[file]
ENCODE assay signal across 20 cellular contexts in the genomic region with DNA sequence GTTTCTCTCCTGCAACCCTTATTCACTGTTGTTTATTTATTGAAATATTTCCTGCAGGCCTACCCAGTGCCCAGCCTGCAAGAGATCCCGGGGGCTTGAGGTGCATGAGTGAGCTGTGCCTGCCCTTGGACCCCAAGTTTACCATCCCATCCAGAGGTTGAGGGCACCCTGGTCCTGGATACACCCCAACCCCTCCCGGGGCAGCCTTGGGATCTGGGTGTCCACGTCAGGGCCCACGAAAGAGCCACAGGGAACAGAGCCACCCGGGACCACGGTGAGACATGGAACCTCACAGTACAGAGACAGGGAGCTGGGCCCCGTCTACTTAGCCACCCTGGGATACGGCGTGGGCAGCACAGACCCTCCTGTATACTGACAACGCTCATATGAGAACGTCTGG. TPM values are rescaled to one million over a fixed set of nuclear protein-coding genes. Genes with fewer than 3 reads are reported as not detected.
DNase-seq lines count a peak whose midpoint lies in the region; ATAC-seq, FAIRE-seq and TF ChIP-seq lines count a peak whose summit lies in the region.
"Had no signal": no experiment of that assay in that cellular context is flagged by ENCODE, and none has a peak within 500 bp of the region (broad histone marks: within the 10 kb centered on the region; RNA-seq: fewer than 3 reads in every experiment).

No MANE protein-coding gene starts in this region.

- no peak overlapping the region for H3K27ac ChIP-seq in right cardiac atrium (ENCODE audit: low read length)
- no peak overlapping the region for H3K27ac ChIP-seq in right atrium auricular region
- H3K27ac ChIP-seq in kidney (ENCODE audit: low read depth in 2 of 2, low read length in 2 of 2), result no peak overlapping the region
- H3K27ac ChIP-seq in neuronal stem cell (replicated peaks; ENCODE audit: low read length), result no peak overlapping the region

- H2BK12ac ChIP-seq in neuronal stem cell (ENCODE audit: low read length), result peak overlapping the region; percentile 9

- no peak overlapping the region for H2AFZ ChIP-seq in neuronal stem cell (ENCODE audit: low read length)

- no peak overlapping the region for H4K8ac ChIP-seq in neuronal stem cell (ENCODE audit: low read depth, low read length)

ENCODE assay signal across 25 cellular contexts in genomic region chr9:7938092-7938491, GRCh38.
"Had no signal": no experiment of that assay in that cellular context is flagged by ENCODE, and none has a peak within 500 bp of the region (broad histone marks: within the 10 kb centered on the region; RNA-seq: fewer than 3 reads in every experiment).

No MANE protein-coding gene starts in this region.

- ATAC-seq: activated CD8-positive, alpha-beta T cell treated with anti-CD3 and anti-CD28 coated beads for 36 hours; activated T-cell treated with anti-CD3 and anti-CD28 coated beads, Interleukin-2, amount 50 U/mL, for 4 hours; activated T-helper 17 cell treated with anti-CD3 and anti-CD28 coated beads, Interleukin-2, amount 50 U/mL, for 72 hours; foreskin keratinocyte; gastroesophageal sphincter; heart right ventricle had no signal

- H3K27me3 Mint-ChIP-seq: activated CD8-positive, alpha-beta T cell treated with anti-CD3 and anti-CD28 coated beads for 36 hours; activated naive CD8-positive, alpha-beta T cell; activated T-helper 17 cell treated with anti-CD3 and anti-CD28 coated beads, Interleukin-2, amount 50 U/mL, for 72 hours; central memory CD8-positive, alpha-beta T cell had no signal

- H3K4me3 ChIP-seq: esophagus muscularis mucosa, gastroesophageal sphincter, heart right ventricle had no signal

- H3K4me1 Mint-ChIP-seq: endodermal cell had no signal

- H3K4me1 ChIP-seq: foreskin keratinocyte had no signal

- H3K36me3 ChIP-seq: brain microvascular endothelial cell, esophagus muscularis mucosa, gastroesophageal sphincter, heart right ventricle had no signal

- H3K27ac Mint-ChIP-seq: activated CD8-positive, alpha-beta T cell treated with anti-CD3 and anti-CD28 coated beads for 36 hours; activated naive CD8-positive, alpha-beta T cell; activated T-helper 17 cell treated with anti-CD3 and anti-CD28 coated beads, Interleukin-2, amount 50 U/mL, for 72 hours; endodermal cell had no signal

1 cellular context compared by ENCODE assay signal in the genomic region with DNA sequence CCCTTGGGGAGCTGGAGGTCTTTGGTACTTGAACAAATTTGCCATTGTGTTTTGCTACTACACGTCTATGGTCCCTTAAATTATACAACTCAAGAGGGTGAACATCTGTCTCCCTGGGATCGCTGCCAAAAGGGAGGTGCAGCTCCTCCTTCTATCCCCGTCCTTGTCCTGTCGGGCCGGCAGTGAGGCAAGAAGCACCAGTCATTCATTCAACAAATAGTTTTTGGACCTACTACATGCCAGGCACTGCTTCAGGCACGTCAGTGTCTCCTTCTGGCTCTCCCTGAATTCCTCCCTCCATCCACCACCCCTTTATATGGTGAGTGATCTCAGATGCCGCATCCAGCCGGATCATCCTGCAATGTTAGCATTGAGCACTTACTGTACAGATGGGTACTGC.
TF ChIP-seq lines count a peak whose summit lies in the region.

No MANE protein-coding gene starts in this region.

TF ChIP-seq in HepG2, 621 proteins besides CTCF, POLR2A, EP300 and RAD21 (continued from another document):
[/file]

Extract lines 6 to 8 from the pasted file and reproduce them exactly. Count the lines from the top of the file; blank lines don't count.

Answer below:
- no peak overlapping the region for H3K27ac ChIP-seq in right atrium auricular region
- H3K27ac ChIP-seq in kidney (ENCODE audit: low read depth in 2 of 2, low read length in 2 of 2), result no peak overlapping the region
- H3K27ac ChIP-seq in neuronal stem cell (replicated peaks; ENCODE audit: low read length), result no peak overlapping the region